Cao says that one-quarter of each of the arrays will be installed in 2018, and he expects to obtain first results — likely to be an analysis of the Crab Nebula — in 2019. The observatory is set for completion in January 2021.

LHAASO’s dense configuration of detector arrays and its location give it an unprecedented ability to spot ultra-high-energy γ-rays, says Di Sciascio. Earth’s upper atmosphere absorbs these rays, which splinter into ‘air showers’ of lower-energy particles. Because LHAASO is more than 4.4 kilometres above ground, its detectors will be able to capture much of the shower before it decays to much lower energies. 

The observatory has more than 5,000 ‘scintillator’ detectors (see ‘Catching rays’), which convert γ-radiation into light that can be measured to identify the original energies of the incoming particles.

LHAASO will also include 80,000 square metres of surface water pools to take advantage of the Cherenkov effect — in which particles travelling faster than the speed of light in a particular medium emit light. This phenomenon occurs when particles from γ-ray showers travel through air or water. The surface pools will be equipped with photo-multiplier tubes to detect the bluish light, and scientists can use these data to calculate a particle’s energy and direction. By combing data from different particles, they try to recreate the original γ-ray.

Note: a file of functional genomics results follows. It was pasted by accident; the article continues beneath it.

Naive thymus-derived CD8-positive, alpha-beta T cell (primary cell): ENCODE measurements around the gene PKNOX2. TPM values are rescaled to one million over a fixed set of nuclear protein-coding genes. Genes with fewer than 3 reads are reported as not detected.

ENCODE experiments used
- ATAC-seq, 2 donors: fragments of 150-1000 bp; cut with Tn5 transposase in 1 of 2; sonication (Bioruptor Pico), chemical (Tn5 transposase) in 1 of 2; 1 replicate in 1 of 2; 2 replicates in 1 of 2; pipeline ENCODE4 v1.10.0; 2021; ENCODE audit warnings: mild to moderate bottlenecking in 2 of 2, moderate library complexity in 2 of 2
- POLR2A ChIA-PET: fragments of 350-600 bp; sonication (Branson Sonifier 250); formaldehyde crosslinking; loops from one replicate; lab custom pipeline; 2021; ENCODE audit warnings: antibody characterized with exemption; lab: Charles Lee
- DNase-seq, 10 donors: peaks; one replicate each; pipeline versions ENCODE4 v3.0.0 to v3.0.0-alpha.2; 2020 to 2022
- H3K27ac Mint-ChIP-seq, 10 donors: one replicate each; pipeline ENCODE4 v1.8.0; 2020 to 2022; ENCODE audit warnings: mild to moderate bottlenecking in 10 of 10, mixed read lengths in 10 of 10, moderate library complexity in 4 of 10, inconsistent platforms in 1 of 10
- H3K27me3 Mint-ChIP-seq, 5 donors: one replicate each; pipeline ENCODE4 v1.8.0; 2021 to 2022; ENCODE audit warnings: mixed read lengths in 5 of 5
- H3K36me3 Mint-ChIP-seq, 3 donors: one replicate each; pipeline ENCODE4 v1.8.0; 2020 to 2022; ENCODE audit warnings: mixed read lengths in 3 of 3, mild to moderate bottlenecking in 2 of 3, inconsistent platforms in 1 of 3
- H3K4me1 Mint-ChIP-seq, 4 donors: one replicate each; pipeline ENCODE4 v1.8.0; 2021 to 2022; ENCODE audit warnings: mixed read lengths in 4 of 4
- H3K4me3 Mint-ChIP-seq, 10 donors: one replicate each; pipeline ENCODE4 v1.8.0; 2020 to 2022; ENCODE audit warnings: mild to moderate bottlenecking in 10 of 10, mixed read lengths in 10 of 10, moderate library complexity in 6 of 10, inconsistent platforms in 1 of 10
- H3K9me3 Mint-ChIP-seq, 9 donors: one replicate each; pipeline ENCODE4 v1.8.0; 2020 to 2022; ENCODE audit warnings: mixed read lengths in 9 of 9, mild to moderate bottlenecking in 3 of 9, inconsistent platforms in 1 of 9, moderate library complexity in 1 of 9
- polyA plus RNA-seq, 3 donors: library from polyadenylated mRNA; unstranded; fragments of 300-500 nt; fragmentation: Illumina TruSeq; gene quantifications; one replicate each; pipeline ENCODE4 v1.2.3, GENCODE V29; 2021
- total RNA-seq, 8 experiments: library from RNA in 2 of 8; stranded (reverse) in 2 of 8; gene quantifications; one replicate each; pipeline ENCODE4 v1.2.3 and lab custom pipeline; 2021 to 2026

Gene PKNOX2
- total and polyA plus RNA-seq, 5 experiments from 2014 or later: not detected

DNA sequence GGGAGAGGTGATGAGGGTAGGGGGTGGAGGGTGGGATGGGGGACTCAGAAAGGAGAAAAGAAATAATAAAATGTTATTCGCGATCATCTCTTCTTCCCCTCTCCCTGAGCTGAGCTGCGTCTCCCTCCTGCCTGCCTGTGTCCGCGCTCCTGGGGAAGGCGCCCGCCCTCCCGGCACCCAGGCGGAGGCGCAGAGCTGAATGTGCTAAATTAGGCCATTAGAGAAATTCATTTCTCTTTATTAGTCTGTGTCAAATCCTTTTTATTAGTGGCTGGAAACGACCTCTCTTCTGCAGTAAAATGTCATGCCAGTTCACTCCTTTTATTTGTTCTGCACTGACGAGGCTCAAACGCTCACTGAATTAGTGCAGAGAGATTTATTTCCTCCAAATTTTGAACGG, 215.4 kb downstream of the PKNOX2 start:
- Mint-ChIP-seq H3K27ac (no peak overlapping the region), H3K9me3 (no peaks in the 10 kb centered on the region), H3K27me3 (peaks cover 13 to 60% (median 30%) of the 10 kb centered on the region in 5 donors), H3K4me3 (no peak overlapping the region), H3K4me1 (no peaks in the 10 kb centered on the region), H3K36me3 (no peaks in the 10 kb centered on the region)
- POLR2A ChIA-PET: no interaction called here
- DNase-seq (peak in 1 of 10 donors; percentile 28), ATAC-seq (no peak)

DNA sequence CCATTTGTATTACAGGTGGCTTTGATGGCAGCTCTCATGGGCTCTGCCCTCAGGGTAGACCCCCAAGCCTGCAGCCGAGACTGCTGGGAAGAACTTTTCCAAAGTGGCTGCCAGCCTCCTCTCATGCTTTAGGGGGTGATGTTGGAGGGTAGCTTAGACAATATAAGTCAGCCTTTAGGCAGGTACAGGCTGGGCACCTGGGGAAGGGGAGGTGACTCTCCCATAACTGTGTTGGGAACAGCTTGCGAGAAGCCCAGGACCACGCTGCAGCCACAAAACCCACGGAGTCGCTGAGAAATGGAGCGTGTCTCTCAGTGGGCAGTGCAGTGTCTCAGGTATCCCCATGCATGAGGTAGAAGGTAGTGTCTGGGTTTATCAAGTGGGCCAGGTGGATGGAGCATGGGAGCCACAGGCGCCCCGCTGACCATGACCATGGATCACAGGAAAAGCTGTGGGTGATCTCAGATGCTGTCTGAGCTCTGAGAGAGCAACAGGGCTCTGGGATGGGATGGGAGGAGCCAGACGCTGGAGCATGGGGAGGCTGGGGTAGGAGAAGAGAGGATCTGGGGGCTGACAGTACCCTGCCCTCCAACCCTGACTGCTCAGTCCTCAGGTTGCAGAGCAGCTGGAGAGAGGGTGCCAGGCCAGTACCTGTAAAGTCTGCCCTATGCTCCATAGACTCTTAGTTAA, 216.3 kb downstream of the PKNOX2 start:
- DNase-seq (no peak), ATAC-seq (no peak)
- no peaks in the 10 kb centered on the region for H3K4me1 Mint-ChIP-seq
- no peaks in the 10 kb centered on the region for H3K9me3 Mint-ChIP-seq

LHAASO’s surface water array is four times larger than the High Altitude Water Cherenkov (HAWC) γ-ray Observatory’s detector pool in the Pico de Orizaba National Park in Mexico, which has identified dozens of γ-ray sources since 2015. Cao hesitates to put numbers on what LHAASO might detect, but says that scientists expect it to bring the number of known γ-ray sources into the thousand range.

Another kind of detector will also help LHAASO to spot γ-rays in the peta-electronvolt range: 1,171 underground water tanks that will pick out muons, which, unlike other particles, can penetrate into Earth. Gamma-ray showers contain fewer muons than cosmic-ray showers, which helps researchers to pick out γ-ray events. “If we see lots of muons, we know it’s background — a cosmic-ray shower — and we reject it,” says Cao.

LHAASO will also search for cosmic-ray showers directly, and has dedicated 12 telescopes to the task. They will harness the Cherenkov effect to enable scientists to calculate the energy and composition of cosmic rays.

Di Sciascio says that LHAASO could establish the maximum energies that cosmic events in the Milky Way can produce, because its detection capabilities reach the highest energy ranges thought to be emitted by such events. He hopes that LHAASO will settle an ongoing debate over these energy limits. LHAASO’s layout and its wide variety of detectors “make us confident that all these questions will be faced with unprecedented sensitivity”, he says.

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An earlier version of the graphic in this story gave the wrong surface area for the surface-water Cherenkov detector.